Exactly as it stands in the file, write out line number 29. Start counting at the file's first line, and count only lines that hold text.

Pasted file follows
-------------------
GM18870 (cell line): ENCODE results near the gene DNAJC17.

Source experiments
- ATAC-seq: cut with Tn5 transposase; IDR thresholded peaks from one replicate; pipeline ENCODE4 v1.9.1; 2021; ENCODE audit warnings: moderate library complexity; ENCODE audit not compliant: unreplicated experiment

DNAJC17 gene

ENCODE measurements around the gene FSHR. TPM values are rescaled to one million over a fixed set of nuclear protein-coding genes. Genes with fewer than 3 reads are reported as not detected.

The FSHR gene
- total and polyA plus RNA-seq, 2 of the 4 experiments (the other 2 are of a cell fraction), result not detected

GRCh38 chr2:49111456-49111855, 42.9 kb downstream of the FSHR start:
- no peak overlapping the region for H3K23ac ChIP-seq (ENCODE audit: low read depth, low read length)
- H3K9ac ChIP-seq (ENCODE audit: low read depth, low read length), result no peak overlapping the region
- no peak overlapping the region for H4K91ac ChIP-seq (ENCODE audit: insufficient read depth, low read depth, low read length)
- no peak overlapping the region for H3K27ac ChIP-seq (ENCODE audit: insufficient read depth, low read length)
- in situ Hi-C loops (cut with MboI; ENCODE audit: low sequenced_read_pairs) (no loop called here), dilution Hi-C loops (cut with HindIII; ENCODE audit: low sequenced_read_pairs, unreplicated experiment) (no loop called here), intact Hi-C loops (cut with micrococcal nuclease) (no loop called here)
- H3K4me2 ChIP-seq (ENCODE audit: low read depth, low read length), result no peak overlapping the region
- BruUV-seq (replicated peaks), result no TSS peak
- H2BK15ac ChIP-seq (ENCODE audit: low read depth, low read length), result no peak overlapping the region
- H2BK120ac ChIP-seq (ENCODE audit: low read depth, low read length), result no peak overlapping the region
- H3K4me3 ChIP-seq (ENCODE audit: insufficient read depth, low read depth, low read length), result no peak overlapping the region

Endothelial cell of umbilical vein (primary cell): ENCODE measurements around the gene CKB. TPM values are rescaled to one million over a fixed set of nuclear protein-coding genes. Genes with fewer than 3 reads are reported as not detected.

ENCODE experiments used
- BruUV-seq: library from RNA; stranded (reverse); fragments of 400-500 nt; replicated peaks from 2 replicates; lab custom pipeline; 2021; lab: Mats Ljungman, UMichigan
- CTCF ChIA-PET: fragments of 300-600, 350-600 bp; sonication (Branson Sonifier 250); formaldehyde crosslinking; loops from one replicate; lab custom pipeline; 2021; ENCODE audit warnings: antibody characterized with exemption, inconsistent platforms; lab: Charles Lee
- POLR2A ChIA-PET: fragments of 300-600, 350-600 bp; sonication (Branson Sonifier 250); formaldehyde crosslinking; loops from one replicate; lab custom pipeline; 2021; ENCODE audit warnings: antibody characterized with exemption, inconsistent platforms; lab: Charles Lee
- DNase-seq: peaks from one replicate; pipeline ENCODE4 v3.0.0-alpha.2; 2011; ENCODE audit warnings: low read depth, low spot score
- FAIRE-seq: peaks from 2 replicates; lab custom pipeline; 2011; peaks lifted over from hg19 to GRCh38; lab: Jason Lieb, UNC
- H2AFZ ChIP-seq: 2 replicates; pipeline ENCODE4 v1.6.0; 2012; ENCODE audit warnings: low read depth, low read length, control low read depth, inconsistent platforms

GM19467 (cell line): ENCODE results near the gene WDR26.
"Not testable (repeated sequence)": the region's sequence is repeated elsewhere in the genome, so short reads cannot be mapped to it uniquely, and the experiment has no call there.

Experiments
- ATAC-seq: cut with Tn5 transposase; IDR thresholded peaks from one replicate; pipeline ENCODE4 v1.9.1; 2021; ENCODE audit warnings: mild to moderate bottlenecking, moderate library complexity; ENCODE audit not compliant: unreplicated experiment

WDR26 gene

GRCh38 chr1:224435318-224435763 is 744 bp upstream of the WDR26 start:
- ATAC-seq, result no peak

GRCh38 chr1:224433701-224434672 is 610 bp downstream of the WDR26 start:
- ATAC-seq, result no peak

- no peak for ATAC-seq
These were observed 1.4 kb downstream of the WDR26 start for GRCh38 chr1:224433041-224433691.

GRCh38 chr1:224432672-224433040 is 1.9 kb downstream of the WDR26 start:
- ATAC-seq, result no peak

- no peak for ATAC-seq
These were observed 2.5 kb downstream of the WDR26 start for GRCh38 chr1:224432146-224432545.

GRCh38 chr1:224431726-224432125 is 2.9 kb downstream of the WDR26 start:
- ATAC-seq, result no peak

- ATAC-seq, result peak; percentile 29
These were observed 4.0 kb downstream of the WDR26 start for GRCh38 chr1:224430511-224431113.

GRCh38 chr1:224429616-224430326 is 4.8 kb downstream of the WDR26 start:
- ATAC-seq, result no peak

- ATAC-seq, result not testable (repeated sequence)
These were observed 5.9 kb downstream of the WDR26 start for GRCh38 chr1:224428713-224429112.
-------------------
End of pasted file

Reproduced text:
Experiments